The system is broken in ways that cause good people to be reluctant to participate. I don't hear doctors saying they need to be exempt, what I am saying, and other docs I talk with, is that we just want some of the same working conditions that other people take for granted or, at least, adequate compensation to make up for some of the debt, risk, hours, etc. that we put up with. It is not that we want to be exempt, we just don't want anyone to get caught up in this system, including patients. Personally, I think nurses, and our other colleagues, need to band together with us to demand a better, safer, more reliable system.

insuranceguru said...

Thank you very much for your comments Dr. Anon! I agree that the system that trains and turns out MD's in this country is very much broken but I sincerely hope that you will find a way to practice the medicine that you love.

However, anyone that chooses to become a physician knows there will be enormous student debt, insane hours and a workload intended to temper a physician's skills. These couldn't have come as a surprise.

Newly-minted doctors, teachers, cube farmers... we all have to work twice as hard to learn our trades and prove ourselves to those that depend on us to do our jobs.

These are tough times to be a newly-minted anything. Uncertain employment, financial pressure, insolvency, bailouts... we are all in this lifeboat regardless.

After 20 plus years in my profession, I had hoped to not work 60 hours a week but we have fewer people to do more work. Everyone now faces an uncertain future.

Tracy Twyman said...

Thank you for this post. It's hard not to hate most doctors. The majority of my doctor visits (which have been very few because I can't afford them) were simply to get the doctor to give me the treatment I already knew I needed for the ailment I already knew I had. But because the government makes it criminal to treat yourself, I instead have to suffer for months so that I can save up the money to go to a doctor's office and spend hundreds of dollars to get treated like crap so that I can ask for his permission to buy a particular pill or cream or ointment. Or, more often than not, I don't even see the doctor, just the nurse. When I do see a doctor, every single time without exception, he makes small talk with me about his latest vacation, or the one he's about to go on. I don't necessarily begrudge them their wealth, but I don't think they are entitled to it any more than any other profession, and I don't think I should be required by law to enrich them every time I need a Vicodin or an anti-biotic. Nor should I have to pay a stupid insurance company hundreds of dollars a month just to get their permission to see the doctor, like a mafioso demanding protection money. If all I need is a handful of Vicodin, I shouldn't have to pay the doctor to get his permission, or the insurance company to get their permission. I'm an adult. Let me take care of myself.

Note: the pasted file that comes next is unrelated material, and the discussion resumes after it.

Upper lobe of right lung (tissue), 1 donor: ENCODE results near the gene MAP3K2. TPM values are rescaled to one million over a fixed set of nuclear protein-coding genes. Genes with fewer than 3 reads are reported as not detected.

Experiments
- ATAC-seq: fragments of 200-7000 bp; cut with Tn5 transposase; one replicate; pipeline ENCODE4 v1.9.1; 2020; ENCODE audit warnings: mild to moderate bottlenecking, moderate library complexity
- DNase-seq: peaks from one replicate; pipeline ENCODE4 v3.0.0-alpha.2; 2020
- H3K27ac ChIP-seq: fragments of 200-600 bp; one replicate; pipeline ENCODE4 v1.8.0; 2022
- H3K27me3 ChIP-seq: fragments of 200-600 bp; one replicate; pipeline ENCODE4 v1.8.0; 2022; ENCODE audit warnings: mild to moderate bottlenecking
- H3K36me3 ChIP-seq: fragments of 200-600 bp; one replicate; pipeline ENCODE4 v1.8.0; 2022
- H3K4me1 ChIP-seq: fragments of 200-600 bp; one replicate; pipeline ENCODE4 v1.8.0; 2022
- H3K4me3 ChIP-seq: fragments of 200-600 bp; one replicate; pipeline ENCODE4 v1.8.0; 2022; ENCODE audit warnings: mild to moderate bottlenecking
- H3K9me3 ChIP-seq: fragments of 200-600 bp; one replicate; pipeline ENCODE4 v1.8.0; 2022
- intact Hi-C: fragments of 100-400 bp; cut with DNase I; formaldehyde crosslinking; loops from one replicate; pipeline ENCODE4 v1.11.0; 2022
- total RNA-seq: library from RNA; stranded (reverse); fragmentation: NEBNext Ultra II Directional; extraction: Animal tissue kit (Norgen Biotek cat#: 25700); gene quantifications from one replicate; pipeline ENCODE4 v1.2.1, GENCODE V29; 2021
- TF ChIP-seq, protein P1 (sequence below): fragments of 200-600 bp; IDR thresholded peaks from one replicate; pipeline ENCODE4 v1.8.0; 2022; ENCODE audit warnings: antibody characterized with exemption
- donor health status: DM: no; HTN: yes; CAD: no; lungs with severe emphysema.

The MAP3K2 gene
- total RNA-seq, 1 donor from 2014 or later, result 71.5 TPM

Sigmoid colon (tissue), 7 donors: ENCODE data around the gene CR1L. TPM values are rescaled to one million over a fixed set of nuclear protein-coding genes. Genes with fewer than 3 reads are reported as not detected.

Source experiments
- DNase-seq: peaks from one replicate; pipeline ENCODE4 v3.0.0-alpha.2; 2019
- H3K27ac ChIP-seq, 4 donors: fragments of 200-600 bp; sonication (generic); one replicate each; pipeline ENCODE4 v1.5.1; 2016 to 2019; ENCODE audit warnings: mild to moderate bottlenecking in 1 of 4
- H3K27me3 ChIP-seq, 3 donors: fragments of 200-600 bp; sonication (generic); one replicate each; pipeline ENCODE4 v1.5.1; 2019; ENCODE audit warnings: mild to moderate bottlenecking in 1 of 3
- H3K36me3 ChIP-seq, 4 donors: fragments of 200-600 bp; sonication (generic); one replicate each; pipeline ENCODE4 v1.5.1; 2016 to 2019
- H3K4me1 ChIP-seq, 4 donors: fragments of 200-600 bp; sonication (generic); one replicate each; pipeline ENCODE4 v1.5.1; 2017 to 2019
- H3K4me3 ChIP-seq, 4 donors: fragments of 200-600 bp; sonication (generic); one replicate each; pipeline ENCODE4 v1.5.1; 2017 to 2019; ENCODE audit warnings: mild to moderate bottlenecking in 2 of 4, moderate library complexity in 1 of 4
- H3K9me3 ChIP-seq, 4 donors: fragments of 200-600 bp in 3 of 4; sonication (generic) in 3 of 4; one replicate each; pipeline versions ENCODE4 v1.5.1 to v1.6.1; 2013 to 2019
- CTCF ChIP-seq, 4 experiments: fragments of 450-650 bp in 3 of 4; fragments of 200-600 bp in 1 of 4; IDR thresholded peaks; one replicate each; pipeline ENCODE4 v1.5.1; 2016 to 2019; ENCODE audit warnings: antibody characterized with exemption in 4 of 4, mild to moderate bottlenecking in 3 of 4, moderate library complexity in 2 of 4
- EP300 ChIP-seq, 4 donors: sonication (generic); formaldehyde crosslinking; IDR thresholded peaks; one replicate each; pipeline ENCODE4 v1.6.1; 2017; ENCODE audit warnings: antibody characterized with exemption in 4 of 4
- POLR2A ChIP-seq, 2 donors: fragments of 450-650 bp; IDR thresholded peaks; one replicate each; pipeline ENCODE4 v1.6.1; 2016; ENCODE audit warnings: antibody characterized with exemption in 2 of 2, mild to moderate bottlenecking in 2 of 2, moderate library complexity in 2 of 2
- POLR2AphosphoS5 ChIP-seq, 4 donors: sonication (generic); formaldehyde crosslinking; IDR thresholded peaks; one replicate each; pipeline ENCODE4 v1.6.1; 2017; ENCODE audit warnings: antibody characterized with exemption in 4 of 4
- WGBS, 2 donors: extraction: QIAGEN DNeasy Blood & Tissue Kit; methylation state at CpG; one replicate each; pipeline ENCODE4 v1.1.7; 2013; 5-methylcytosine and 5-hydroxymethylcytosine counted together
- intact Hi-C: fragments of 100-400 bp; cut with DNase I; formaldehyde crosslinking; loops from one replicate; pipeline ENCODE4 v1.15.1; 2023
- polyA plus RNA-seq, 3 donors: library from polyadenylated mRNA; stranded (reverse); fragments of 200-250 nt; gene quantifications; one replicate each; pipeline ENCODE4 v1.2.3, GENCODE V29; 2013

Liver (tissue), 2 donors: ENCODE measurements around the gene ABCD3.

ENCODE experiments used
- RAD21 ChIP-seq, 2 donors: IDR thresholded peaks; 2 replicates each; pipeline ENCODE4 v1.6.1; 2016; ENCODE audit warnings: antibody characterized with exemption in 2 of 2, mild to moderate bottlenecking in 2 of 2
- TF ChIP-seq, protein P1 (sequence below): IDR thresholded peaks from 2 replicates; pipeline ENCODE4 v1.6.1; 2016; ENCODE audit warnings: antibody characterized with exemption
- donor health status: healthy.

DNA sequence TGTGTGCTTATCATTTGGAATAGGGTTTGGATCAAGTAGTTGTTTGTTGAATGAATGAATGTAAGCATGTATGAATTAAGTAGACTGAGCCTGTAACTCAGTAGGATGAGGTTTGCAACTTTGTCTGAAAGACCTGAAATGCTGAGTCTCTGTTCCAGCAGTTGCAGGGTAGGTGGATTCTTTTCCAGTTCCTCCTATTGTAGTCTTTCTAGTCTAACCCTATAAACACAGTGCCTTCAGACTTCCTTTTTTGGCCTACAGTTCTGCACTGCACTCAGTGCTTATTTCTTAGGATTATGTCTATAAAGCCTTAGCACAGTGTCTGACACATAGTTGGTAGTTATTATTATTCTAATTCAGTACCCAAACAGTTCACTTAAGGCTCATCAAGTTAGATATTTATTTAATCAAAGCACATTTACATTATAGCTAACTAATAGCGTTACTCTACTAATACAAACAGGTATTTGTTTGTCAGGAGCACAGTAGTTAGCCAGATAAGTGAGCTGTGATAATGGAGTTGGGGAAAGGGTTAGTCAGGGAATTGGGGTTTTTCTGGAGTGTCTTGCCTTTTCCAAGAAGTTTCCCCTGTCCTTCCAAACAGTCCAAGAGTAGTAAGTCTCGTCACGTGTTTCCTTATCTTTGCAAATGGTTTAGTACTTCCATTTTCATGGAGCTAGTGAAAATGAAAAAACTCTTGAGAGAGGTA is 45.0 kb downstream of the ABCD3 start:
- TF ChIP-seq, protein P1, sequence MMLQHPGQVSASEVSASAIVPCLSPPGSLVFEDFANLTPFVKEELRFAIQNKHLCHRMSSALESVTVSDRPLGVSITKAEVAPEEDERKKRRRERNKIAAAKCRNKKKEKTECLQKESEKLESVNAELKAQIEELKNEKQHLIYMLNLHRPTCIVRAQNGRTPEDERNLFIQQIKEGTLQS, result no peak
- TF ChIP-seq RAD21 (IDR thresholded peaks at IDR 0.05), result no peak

insuranceguru said...

Hi Tracy- thanks for taking the time to share your thoughts. I absolutely agree that our health care system makes it nearly impossible to have a nice quick to the point doctor visit... and how dare the patient come in already knowing what they need! Wouldn't it be great to have a 15 minute doctor visit that cost 40 bucks and you leave with the meds for the same problem you've had off and on for 25 years?